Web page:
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How to enable secure & seamless remote access to graphics-intense applications?

The demand for graphics visualization is growing exponentially primarily driven by the growth in data generation and consumption, coupled with the ever-increasing expectations on quality of visuals. Graphics-intense applications are becoming more relevant and important for many an organization. Medical diagnostics, video-editing, graphics design, geospatial analysis, web development, computer-aided designs for engineering purposes are some of the many graphics-intense tasks that have become an essential part of many companies’ day-to-day business operations.

But, at a time when most of the white-collared workforce is working from home, if there is one spectrum of knowledge workers who are finding it very difficult to be securely and productively working from home, it is those who work with graphics-intensive applications. This is majorly because of the multitude of challenges that organizations are struggling to provide secure, on-demand, distortion-free remote access to graphics-intense applications.

Challenges

High bandwidth requirements

Most mechanisms which enable remote access to graphics workstations require significantly higher amounts of bandwidth. Several parts of the world do not have such high speed, low latency networks. So getting on-demand remote access to graphics workstations might not be practically feasible for a significant percentage of remote employees.

Data security

With the spike in remote work, there has been a surge in cyberattacks. More and more organizations are being targeted by malware and ransomware attacks. As mobile employees and third-party users take valuable corporate intellectual property outside the secure office perimeters into public domains, organizations become much more susceptible to cyberattacks and must adopt radically different mechanisms to ensure data security.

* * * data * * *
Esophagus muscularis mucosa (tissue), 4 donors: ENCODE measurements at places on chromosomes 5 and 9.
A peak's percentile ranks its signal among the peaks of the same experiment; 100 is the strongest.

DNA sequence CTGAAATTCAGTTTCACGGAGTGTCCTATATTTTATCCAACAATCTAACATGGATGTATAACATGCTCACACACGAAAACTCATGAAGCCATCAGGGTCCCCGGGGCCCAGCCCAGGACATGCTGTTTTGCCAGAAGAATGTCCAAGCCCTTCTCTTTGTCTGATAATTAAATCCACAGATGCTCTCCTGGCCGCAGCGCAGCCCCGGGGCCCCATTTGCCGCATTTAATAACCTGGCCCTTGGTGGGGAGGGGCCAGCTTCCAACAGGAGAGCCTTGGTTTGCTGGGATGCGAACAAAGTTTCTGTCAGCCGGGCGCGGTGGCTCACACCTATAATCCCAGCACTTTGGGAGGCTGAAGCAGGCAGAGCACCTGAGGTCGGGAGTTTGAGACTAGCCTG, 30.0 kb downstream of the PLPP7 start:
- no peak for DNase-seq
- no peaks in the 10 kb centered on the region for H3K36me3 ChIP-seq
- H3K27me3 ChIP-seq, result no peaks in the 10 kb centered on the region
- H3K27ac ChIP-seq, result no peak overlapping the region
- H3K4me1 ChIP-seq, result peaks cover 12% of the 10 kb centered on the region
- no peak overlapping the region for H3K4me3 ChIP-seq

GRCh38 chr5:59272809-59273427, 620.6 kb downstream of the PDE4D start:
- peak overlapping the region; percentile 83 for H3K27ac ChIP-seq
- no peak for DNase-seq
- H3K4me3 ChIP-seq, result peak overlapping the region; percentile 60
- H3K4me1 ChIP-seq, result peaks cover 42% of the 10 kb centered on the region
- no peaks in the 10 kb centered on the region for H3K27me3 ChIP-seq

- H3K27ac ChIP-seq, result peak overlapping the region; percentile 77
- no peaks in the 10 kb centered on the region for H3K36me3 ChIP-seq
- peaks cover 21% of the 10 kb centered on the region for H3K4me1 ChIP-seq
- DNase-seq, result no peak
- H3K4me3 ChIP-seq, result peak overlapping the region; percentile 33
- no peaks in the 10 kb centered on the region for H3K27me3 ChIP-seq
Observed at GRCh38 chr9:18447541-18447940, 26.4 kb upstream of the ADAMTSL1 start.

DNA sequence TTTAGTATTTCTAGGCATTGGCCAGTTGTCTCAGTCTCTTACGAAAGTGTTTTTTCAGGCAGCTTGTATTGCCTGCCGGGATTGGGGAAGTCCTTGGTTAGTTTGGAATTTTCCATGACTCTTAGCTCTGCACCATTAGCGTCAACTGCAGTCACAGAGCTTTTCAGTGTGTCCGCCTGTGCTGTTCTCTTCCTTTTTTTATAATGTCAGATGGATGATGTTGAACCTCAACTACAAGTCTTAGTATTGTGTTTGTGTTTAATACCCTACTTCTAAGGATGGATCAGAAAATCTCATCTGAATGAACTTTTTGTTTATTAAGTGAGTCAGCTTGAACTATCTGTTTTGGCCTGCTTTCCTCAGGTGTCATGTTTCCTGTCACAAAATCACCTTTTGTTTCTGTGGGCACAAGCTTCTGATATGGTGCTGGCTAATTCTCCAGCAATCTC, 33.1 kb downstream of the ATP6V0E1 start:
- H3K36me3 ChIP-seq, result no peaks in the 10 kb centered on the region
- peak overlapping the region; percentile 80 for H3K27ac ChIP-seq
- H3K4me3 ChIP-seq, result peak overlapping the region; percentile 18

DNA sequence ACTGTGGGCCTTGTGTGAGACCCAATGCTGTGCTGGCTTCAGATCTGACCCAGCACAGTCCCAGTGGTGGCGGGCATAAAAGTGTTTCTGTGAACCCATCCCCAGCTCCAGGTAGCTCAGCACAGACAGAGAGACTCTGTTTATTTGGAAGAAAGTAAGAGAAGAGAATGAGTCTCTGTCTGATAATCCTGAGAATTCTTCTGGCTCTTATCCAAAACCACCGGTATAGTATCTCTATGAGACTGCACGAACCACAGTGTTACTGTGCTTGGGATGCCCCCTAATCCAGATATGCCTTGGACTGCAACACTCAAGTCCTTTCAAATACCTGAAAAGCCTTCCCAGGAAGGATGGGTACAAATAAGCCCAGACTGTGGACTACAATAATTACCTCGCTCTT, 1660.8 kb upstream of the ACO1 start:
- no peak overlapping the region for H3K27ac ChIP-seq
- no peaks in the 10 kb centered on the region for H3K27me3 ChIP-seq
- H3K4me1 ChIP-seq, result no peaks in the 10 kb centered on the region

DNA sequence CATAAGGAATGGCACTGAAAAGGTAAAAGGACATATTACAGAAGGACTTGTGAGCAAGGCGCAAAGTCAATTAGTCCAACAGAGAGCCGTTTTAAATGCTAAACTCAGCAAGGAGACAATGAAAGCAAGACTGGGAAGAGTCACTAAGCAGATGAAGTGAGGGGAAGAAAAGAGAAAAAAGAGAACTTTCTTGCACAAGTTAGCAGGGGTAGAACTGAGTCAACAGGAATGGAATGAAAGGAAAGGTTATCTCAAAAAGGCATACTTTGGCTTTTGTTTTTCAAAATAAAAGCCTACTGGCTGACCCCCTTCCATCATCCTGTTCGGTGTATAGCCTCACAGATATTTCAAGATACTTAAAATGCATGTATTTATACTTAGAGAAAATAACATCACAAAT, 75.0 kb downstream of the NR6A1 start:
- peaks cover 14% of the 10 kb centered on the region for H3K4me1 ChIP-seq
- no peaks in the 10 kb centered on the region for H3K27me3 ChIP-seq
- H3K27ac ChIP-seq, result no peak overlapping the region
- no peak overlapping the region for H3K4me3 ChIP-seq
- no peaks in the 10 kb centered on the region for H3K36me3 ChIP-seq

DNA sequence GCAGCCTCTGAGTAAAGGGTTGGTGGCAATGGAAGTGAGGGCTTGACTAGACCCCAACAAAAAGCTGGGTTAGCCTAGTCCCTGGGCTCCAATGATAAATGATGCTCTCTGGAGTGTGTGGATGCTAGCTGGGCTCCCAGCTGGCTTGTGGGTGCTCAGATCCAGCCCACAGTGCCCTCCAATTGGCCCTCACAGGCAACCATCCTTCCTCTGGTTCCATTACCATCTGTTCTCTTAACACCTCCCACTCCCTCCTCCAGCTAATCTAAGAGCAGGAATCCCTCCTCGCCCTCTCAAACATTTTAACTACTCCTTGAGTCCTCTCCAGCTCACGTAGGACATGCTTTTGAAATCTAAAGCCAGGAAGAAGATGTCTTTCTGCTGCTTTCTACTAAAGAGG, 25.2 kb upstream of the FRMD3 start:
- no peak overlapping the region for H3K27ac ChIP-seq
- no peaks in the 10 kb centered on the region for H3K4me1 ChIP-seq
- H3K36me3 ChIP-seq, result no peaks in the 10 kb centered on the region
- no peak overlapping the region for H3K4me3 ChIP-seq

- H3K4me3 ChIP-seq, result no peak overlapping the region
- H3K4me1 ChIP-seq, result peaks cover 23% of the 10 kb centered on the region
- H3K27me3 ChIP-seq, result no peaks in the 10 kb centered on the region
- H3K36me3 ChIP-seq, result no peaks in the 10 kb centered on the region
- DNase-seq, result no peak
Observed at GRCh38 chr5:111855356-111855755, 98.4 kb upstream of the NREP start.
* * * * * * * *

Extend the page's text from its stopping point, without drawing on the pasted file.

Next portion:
Management complexities

Increased mobility also brings in additional management complexities. Managing and securing corporate data and assets across a wide range of heterogeneous BYOD devices connected through public networks is a challenging proposition.

Ensuring office-like performance in entry-level endpoints

Graphics workstations work with monitors which have extremely high resolution and refresh rates, and powerful processors with high clock speeds and VRAM. The average remote endpoints will be no match to the power of these workstations. So, enabling an exact office-like performance with high accuracy of colours and details is something that many remote access mechanisms fail to achieve. But with such a shortcoming, the entire purpose of remote access to graphics workstations would be defeated.

Steps to overcome the above challenges

Choosing the right protocols

Any remote access solution has to make use of a transmission protocol and a display protocol. Choosing the right protocols is the most critical factor in ensuring high-quality access to graphics workstations or applications.

Most remote access mechanisms make use of a Transmission Control Protocol (TCP). While TCP will be well suited for many use cases, when it comes to transmission of high-quality graphics, TCP-based solutions fare poorly. User Datagram Protocol (UDP) performs very well while delivering graphics workstations where high-speed delivery and handling transmission losses efficiently are more critical.